Liam
Give him food, he’s going
crazy. He is going crazy.
He’s getting really thin.
Sunita Give him some food!
Liam
No let him go. When our
fish dies
Sunita Don’t die! We gotta beat
people.
Data handling in the primary
school
Does Every Tube Of Smarties Contain the Same Number of
Each Colour?
Children
worked in
pairs
They sorted,
and counted
their
smarties.
They entered
this data into
Microsoft Excel,
to create
frequency
charts. BUT!…
then the
unexpected
happened!
Learner as teacher
How can I use Excel to represent my data?
Some
children
began to
use
previously
developed
windows TM
experience
to explore
the tool.
They used drag
and drop, and
wizards to create
charts.
This became an
opportunity to
encourage the
children to
become the
knowledgeable
other, or expert
and teach the
class
Creating a knowledge world
•To enter the world of science you have to learn to
speak, to theorise, to act with the tools of science. This
is the same for music, for English, for mathematics, for
geography, for history……..
•People are central to the creation of these knowledge
worlds which are constantly evolving because of the
invention of new (increasingly digital) tools.
•From this perspective teachers are key architects in
building the knowledge-base for an information society.
The teacher is central
“No educational reform can get off the ground
without an adult actively and honestly
participating — a teacher willing and prepared
to give and share aid to comfort and to scaffold.
Learning in its full complexity involves the
creation and negotiation of meaning in a larger
culture and the teacher is the vicar of the
culture at large. You cannot teacher-proof a
curriculum any more than you can parent-proof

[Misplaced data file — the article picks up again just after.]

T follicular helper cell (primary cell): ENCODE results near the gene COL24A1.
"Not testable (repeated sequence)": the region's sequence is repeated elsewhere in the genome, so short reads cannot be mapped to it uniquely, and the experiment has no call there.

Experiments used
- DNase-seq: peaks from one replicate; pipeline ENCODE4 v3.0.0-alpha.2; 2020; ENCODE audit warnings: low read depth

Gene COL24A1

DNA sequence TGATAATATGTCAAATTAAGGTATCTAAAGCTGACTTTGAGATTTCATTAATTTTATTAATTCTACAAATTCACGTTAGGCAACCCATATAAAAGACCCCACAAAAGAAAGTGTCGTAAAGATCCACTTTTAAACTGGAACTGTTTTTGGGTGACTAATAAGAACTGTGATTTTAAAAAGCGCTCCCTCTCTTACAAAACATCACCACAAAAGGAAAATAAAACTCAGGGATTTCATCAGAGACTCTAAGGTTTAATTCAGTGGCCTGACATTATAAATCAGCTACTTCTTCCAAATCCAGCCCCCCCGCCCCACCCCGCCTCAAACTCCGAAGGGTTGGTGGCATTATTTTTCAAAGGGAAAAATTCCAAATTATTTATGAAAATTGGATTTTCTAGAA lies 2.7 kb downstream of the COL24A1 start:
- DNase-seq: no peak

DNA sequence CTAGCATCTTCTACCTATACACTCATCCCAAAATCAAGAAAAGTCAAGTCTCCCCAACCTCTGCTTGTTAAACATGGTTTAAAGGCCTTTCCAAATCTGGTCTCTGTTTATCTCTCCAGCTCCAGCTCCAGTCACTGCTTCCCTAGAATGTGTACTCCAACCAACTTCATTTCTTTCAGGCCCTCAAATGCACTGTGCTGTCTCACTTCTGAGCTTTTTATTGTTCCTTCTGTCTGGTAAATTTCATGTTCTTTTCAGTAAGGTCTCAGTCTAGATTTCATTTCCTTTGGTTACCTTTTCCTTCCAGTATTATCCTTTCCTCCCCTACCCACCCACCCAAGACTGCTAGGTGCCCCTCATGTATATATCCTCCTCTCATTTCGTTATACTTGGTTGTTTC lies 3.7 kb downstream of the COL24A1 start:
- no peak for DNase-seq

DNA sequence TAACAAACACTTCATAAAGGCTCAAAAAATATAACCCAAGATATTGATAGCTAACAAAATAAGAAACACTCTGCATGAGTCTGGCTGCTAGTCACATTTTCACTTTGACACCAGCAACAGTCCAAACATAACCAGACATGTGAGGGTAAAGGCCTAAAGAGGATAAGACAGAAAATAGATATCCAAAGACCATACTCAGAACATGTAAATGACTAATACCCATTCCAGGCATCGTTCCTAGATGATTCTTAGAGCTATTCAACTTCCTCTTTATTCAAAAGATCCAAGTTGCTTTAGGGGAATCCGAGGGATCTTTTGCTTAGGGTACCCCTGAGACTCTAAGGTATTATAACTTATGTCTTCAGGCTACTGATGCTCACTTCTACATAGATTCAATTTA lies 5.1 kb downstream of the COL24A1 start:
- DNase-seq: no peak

a family”.
Bruner 1996 p 84
Leadership and knowledge
building
One of the major roles of leaders is to
create the context (and culture) conducive
to sharing and creating knowledge. Much
valuable knowledge is tied up in people in
the form of so-called tacit knowledge.
Capitalising on these individual riches
requires a culture that fosters exchange
and collaboration.
Professional development
as sharing knowledge
You will remember from school other
students preventing you from seeing
their answers by placing their arm
around their exercise book or exam
paper.
The problem with hoarding is you end
up living off your reserves. Eventually
you’ll become stale.
Somehow the more you give away the
more comes back to you.
Ideas are open knowledge. Don’t claim
ownership.
Professional development
•Professional development needs to enable teachers to
take risks with digital technologies and learning.
•Teachers can work within the constraints of available
technology to transform learning.
•Language is the master tool.
Teachers as enabled
practitioners
The InterActive Project showed that a
successful model for professional
development is to create networked
communities in which teachers and
researchers work in partnership to design
and evaluate learning initiatives which
use ICT as a tool for learning
New models of professional
development
Such professional development requires
people to break out of set roles and
relationships in which researchers are
traditionally seen as knowledge
generators and teachers as knowledge
translators or users.
A digital tool potentially
transforms
But
People have to learn to use the tool in a
transformative way.
Some concluding remarks
• There is nothing inherent in digital technologies that guarantees
the intended learning
• The teacher remains key to the successful use of digital
technologies for learning in schools
• There is a two-way exchange of knowledge between home and
school use of digtal technologies that impacts on learning in
school.
• Effective teaching and learning with digital technologies in
schools involves building bridges between ‘incidental’ and
‘intended’ learning.
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ICT and the Transformation of Learning